Writen by: Mike Mass, MD
Rheumatoid arthritis (RA) is an autoimmune disease that is localized in the joints but may also result in serious systemic symptoms. In the joints, RA begins in the lining tissue known as synovium. In RA inflammatory cells are stimulated in the synovium and release substances that will both activate other inflammatory cells and cause direct breakdown in the adjacent bone. If this inflammatory process is not interrupted it will immediately cause severe damage to the joint and, on occasion, other organs in the body.
Until recently, the only treatments available helped the symptoms of inflammation, such as pain and tenderness, but did little to stop the destructive process. The first drug that had some limited benefit was gold salts, but it was toxic and had to be monitored carefully. Low doses of a cancer drug (Methotrexate) were tried and proved effective in treating the symptoms of inflammation and also slowed down the destructive process in many patients and was a mainstay of therapy until the last decade.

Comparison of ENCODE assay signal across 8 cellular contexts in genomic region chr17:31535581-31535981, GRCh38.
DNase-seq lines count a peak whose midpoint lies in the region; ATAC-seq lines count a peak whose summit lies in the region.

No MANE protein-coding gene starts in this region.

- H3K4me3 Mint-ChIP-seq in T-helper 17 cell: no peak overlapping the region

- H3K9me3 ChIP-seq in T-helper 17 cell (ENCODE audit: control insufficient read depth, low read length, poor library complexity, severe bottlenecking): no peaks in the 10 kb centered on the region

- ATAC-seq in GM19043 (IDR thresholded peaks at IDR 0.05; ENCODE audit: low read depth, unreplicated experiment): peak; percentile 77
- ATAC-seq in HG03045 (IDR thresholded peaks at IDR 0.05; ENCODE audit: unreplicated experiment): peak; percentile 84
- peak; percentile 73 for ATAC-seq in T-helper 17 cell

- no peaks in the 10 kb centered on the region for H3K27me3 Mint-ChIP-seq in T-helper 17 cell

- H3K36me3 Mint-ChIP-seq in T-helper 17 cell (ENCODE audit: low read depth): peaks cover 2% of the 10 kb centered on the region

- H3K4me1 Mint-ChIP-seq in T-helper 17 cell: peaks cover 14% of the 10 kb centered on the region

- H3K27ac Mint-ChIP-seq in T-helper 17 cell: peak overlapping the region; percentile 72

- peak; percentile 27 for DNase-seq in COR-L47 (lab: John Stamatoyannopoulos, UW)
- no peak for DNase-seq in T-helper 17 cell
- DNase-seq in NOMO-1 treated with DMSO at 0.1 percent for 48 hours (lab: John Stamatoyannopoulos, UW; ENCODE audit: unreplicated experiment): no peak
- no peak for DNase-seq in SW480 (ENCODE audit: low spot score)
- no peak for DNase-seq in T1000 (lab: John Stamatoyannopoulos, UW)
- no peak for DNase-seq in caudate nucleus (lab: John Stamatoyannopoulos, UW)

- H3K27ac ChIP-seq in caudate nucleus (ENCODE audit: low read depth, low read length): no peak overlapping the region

As the understanding of the autoimmune abnormality increased, various substances released from inflammatory cells were identified. Initially, the most promising of these was known as tumor necrosis factor (TNF). While in other studies it had affected some tumor growth, it was also found to be a major cause of damage in RA. A group of anti-TNF monoclonal antibodies is on the market and has proven to be quite effective in a large number of patients. The search has continued for other substances that will either modify the autoimmune response or inactivate substances that cause damaging inflammation. Recently another protein has been identified that is present in the synovium and when activated will initiate a whole range of responses that result in a proliferation of synovial cells which then go on to damage the joint. This particular substance is part of a larger group of proteins known as “Integrins.” It is hoped that by giving a monoclonal antibody directed against the particular integrin a major portion of damaging inflammation will be shut down. A clinical trial of this antibody just opened at Jacksonville Center for Clinical Research University Blvd. Office and we are currently seeking volunteers. Call today to see if you qualify! 904-730-0166